Performance: 1 min 04.758s
Date: 1962-02-18
Course/Location: Edwards AFB, CA (USA)
Claimant Walter F. Daniel (USA)
Aeroplane: Northrop Grumman Ryan Aeronautical T-38A
Engines: 2 G E J85

AI Record File Num #8719 [Direct Link]
Status: ratified – retired by changes of the sporting code
Region: World
Class: C (Powered Aeroplanes)
Sub-Class: C-1 (Landplanes)
Category: Not applicable
Group: 3 : turbo-jet
Type of record: Time to climb to a height of 12 000 m
Performance: 1 min 35.610s
Date: 1962-02-18
Course/Location: Edwards AFB, CA (USA)
Claimant Walter F. Daniel (USA)
Aeroplane: Northrop Grumman Ryan Aeronautical T-38A
Engines: 2 G E J85

Major Walter F. Daniel flew this Northrop T-38A-40-NO Talon, 61-0849, to four Fédération Aéronautique Internationale (FAI) time-to-altitude world records at Edwards AFB, 18 February 1962. (U.S. Air Force)
Major Walter F. Daniel flew this Northrop T-38A-40-NO Talon, 61-0849, to four Fédération Aéronautique Internationale (FAI) time-to-altitude world records at Edwards AFB, 18 February 1962. (U.S. Air Force)

The Northrop T-38A Talon is a two-place, twin-engine jet trainer capable of supersonic speed. It is 46 feet, 4 inches (14.122 meters) long with a wingspan of 25 feet, 3 inches (7.696 meters) and overall height of 12 feet, 10 inches (3.912 meters). The trainer’s empty weight is 7,200 pounds (3,266 kilograms) and the maximum takeoff weight is 12,093 pounds (5,485 kilograms).

The T-38A is powered by two General Electric J85-GE-5 turbojet engines. The J85 is a single-shaft axial-flow turbojet engine with an 8-stage compressor section and 2-stage turbine. The J85-GE-5 is rated at 2,680 pounds of thrust (11.921 kilonewtons), and 3,850 pounds (17.126 kilonewtons) with afterburner. It is 108.1 inches (2.746 meters) long, 22.0 inches (0.559 meters) in diameter and weighs 584 pounds (265 kilograms).

It has a maximum speed of Mach 1.08 (822 miles per hour, 1,323 kilometers per hour) at Sea Level. The Talon’s service ceiling of 55,000 feet (16,764 meters) and it has a maximum range of 1,093 miles (1,759 kilometers).

In production from 1961 to 1972, Northrop has produced nearly 1,200 T-38s. As of January 2014, the U.S. Air Force had 546 T-38A Talons in the active inventory. It also remains in service with the U.S. Navy, and the National Aeronautics and Space Administration.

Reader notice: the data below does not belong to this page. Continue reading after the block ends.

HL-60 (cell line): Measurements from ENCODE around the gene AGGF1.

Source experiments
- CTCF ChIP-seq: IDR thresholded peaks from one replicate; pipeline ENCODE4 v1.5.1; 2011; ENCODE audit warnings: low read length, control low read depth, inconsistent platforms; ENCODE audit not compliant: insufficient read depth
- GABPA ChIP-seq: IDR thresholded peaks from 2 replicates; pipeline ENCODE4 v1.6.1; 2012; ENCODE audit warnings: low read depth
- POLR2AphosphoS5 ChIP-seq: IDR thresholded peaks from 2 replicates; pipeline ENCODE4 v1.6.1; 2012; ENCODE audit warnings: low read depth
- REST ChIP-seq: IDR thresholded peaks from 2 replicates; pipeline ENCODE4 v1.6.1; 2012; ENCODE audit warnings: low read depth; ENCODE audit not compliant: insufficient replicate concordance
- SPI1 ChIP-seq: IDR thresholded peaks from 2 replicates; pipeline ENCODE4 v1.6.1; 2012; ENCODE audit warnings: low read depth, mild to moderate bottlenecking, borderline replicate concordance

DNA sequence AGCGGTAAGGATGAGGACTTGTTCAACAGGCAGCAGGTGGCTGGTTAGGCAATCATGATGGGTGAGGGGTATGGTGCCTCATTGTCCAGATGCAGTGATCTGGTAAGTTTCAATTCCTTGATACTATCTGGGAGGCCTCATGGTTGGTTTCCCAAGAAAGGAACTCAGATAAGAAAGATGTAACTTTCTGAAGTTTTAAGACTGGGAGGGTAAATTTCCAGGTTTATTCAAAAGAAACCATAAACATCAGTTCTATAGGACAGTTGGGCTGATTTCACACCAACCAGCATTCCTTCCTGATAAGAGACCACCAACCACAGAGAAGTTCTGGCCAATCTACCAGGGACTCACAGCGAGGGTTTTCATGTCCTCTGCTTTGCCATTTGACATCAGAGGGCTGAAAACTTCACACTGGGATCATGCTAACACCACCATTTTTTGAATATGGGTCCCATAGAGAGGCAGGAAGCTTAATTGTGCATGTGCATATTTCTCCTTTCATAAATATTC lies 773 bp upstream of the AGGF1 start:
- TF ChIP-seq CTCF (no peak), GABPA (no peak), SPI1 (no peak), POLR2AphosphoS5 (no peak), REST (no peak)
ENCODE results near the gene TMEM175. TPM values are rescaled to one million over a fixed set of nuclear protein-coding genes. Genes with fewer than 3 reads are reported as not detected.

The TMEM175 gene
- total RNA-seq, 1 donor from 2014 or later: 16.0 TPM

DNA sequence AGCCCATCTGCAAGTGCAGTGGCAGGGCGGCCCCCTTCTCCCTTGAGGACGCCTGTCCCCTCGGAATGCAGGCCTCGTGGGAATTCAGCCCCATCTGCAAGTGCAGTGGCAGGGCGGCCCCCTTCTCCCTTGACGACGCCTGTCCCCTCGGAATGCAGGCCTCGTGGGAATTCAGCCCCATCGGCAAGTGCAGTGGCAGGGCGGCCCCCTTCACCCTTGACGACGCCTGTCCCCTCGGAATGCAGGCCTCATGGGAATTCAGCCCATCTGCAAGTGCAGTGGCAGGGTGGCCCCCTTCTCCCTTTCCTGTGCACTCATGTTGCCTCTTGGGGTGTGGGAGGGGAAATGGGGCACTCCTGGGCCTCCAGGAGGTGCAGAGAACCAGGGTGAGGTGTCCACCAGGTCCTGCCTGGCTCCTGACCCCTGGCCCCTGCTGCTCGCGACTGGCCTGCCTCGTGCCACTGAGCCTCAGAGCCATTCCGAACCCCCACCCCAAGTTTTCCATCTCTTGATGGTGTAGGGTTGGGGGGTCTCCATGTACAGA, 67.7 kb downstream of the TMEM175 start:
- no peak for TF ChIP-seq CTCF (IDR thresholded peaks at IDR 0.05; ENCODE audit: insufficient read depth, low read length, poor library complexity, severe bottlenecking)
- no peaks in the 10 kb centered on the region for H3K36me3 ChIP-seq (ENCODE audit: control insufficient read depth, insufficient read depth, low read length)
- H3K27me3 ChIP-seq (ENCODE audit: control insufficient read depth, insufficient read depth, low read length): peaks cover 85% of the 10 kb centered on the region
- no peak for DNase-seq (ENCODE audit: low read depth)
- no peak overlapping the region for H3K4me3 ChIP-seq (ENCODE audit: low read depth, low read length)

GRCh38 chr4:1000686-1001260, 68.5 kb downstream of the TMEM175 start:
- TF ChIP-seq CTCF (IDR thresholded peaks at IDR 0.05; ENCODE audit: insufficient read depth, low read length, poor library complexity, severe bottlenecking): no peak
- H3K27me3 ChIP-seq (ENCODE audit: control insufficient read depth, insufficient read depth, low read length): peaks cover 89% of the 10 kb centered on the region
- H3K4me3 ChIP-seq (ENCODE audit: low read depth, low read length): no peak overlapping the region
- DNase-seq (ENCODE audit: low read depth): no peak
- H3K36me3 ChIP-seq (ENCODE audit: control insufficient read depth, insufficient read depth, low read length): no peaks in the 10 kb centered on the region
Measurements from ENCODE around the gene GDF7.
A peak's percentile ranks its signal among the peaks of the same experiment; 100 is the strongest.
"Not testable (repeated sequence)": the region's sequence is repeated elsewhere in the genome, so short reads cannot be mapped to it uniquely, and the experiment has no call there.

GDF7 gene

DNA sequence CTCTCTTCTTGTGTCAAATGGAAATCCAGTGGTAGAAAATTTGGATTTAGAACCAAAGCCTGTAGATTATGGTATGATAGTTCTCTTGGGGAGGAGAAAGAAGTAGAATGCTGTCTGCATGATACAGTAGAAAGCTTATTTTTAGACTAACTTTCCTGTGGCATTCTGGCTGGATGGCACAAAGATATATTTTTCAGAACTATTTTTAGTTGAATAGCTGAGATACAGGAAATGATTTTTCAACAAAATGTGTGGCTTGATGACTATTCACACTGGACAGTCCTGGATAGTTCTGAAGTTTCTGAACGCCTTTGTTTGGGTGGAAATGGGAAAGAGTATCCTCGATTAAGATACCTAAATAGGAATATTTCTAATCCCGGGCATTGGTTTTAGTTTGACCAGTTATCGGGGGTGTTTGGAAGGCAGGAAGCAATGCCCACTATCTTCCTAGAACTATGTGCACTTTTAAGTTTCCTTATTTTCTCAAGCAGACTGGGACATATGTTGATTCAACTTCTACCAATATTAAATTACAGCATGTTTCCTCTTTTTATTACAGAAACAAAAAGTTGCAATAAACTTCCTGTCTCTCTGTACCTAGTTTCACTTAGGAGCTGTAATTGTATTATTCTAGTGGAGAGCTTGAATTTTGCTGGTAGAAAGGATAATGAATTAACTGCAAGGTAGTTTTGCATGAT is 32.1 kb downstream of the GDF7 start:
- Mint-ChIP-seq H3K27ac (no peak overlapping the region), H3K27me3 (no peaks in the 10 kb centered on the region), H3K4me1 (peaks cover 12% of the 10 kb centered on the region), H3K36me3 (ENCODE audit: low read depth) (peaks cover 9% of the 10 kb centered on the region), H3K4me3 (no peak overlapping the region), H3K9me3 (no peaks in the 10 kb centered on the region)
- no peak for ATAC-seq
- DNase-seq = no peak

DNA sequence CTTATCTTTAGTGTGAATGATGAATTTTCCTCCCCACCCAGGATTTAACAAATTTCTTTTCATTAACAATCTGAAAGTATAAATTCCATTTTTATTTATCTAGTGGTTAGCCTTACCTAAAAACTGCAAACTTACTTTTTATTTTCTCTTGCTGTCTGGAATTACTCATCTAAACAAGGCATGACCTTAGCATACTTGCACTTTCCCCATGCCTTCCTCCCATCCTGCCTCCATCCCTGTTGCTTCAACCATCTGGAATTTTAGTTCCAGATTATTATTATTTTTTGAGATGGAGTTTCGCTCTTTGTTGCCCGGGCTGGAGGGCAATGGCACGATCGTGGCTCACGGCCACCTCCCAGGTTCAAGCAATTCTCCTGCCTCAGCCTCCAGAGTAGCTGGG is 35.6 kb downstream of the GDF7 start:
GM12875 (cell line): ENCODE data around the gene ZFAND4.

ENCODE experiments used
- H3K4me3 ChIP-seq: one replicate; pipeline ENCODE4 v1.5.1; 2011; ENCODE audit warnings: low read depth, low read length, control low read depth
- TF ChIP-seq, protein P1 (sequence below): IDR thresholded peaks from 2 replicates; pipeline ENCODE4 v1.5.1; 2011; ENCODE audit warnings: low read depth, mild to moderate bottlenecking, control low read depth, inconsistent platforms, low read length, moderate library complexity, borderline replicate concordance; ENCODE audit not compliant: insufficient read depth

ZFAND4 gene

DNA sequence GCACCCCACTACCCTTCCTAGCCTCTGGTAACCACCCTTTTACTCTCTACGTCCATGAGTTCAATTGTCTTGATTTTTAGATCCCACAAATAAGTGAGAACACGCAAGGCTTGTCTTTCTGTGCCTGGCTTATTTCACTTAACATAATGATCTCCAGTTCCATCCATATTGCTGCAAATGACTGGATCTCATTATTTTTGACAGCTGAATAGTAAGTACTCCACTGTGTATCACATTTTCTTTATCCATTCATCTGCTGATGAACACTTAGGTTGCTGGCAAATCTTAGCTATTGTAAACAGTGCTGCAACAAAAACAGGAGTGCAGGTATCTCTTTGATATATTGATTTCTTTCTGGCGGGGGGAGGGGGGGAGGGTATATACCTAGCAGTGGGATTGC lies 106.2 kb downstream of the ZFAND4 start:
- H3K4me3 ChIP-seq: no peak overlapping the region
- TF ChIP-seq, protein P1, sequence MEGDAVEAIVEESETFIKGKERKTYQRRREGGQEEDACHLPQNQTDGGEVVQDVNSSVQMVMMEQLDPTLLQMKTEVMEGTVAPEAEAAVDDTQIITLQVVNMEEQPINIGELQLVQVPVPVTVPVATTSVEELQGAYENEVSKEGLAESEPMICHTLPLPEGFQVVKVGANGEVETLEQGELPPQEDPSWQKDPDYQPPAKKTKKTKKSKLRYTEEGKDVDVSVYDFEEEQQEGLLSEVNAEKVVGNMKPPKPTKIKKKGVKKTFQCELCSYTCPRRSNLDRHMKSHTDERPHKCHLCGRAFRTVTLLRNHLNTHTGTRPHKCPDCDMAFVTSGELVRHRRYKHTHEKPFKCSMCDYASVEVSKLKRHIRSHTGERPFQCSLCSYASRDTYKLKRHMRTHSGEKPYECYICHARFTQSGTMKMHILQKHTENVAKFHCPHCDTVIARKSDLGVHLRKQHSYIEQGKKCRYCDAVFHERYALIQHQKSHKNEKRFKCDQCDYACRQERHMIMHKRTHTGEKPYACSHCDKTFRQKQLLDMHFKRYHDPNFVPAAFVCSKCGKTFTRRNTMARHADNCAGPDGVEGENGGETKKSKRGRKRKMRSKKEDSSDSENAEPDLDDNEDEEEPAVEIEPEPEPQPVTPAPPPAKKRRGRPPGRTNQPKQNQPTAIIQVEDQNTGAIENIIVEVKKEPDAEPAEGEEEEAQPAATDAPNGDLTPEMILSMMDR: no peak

Northrop T-38A-40-NO Talon 61-0849 at Maxwell Air Force Base, Alabama, 1993. (Photograph courtesy of Gary Chambers)
Northrop T-38A-40-NO Talon 61-0849 at Dannelly Field, Montgomery, Alabama, 1993. (Photograph courtesy of Gary Chambers)

The record-setting T-38, 61-0849, was retired to The Boneyard at Davis-Monthan Air Force Base, Tucson, Arizona, in 1993. It was later removed from storage and assigned to the 415th Flight Test Flight, Randolph Air Force Base, Texas, where it remained until March 2007. It is now on display at the Air Force Flight Test Museum, Edwards Air Force Base, California.

Northrop T-38A-40-NO Talon 61-0849 being towed to display site at the Air Force Flight Test Museum. (Rebecca Amber/U.S. Air Force)
Northrop T-38A-40-NO Talon 61-0849 being towed from the restoration hangar to display site at the Air Force Flight Test Museum. (Rebecca Amber/U.S. Air Force)

Walter Fletcher Daniel was born in 1925. He entered the U.S. Army Air Corps in 1943 and was trained as a fighter pilot. He was assigned to fly North American P-51 Mustangs and Republic P-47 Thunderbolts in post-war Germany. During the Korean War he served as a reconnaissance pilot of RF-51s and RF-80 Shooting Stars.

Walter Daniel graduated from the U.S. Air Force Experimental Test Pilot School in 1954 and was assigned to Wright-Patterson Air Force Base and later Edwards Air Force Base, where he was involved in flight testing all of the Century-series fighters. (F-100–F-106) It was while at Edwards that he flew the T-38A to set the time-to-altitude records.